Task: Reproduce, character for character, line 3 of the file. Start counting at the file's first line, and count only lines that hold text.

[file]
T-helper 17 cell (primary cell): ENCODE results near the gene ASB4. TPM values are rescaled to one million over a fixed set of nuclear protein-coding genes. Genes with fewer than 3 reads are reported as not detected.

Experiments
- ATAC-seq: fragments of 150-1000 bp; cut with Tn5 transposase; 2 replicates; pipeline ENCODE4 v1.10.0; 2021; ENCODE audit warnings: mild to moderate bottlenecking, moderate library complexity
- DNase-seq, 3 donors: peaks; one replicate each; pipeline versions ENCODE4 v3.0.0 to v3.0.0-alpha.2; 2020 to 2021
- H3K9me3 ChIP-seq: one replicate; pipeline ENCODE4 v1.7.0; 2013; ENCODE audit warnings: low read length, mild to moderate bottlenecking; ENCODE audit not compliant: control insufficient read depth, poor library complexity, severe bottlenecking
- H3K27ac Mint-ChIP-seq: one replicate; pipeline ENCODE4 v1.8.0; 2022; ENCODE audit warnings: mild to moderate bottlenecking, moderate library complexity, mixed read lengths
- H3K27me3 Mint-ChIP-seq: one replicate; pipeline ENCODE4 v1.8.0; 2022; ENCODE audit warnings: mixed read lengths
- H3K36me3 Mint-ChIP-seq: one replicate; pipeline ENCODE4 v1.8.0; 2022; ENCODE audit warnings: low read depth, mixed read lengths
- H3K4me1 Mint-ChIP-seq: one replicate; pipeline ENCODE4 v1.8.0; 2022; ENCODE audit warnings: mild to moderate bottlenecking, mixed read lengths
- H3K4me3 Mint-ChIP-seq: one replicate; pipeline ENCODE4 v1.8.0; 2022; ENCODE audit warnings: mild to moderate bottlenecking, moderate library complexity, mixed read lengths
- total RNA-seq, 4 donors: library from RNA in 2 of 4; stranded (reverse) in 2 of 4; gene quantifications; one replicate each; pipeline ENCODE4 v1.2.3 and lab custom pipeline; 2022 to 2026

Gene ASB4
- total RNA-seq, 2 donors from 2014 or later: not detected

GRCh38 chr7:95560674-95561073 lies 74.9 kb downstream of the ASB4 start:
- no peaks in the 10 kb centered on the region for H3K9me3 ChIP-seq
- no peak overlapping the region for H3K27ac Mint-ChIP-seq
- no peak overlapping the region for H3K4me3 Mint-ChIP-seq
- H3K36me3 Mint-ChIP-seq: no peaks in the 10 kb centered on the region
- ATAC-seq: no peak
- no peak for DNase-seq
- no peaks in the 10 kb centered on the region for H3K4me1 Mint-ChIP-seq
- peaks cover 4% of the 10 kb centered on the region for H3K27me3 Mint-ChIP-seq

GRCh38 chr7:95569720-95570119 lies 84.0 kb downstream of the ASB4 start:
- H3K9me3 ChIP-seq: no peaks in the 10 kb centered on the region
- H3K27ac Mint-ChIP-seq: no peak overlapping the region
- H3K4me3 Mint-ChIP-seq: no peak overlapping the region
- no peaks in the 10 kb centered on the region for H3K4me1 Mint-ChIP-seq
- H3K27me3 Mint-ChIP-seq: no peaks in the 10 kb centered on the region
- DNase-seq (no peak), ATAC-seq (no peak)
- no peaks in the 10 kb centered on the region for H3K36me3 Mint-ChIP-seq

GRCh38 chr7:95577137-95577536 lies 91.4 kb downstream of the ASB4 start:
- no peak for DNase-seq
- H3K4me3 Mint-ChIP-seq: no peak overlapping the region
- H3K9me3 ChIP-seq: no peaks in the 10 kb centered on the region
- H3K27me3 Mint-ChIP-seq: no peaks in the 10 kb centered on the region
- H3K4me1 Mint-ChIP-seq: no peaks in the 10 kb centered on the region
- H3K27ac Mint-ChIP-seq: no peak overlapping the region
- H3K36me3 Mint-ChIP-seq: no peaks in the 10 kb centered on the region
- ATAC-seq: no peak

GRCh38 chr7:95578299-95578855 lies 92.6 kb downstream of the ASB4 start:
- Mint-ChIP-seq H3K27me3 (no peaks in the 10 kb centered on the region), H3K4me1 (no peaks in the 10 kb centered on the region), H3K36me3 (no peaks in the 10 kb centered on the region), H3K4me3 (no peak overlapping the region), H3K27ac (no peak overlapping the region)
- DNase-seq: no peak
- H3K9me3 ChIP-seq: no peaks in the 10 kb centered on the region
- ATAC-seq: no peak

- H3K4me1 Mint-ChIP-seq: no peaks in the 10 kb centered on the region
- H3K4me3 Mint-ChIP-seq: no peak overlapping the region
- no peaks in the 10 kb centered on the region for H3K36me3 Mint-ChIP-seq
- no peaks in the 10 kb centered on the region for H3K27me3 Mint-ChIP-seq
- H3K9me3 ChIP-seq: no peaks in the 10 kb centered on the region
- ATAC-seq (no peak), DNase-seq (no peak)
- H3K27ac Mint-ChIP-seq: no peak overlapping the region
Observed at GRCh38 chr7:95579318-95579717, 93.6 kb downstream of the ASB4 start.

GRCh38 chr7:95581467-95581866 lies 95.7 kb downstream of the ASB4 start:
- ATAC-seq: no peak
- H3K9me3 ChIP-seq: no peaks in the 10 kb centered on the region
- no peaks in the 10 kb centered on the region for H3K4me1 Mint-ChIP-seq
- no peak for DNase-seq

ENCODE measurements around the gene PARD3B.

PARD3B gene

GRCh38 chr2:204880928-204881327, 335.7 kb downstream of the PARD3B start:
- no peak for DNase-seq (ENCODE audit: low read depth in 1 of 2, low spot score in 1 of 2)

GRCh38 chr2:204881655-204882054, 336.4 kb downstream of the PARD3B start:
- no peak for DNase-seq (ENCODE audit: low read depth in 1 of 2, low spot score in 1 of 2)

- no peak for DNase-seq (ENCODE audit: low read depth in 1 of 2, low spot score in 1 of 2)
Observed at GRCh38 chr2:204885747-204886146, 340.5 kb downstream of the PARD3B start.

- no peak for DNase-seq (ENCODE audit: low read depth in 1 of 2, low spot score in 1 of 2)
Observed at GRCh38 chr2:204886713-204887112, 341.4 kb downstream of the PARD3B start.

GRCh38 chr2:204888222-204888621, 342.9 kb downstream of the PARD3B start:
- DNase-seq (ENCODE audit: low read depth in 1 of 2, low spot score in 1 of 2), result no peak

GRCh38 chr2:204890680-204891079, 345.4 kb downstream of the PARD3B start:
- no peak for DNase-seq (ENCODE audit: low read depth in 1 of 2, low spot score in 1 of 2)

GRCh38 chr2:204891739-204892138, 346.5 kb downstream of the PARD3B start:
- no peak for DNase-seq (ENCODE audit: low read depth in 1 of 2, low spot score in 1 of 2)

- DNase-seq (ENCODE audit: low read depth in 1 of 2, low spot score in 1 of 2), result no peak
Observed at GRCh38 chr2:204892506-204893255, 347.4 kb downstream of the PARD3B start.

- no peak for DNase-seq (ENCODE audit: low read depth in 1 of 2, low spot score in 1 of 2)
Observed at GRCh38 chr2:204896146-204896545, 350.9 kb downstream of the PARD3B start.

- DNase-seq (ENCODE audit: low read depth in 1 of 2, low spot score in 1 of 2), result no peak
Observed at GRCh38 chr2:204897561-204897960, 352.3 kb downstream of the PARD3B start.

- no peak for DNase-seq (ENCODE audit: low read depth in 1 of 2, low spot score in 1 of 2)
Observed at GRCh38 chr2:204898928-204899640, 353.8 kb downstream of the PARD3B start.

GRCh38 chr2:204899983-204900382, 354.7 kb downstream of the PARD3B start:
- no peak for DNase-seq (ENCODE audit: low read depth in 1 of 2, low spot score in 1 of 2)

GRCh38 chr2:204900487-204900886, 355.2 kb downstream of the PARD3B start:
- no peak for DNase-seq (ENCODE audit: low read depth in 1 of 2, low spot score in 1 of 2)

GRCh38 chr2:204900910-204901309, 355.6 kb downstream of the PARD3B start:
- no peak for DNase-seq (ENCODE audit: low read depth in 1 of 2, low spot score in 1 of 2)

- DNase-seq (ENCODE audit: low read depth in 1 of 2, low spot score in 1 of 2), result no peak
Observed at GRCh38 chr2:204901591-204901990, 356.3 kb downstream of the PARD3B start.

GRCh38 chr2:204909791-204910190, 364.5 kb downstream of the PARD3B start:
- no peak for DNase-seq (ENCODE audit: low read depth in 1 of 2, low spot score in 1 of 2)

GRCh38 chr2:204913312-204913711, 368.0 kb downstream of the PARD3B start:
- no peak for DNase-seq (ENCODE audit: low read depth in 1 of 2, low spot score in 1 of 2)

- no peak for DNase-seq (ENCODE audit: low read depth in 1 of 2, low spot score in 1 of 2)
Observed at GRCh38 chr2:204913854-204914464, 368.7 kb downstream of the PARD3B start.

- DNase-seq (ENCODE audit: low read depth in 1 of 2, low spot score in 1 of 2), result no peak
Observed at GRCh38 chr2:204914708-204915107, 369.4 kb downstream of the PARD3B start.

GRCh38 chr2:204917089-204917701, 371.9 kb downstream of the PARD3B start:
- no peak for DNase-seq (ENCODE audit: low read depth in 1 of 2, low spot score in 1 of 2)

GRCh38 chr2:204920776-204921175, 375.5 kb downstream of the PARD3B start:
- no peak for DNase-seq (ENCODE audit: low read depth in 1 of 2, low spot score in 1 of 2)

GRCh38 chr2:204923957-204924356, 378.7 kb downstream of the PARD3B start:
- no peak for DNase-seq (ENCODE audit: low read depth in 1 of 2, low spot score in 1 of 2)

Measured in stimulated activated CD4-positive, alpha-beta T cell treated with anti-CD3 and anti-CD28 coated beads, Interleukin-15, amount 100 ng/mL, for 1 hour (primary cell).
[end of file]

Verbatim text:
- ATAC-seq: fragments of 150-1000 bp; cut with Tn5 transposase; 2 replicates; pipeline ENCODE4 v1.10.0; 2021; ENCODE audit warnings: mild to moderate bottlenecking, moderate library complexity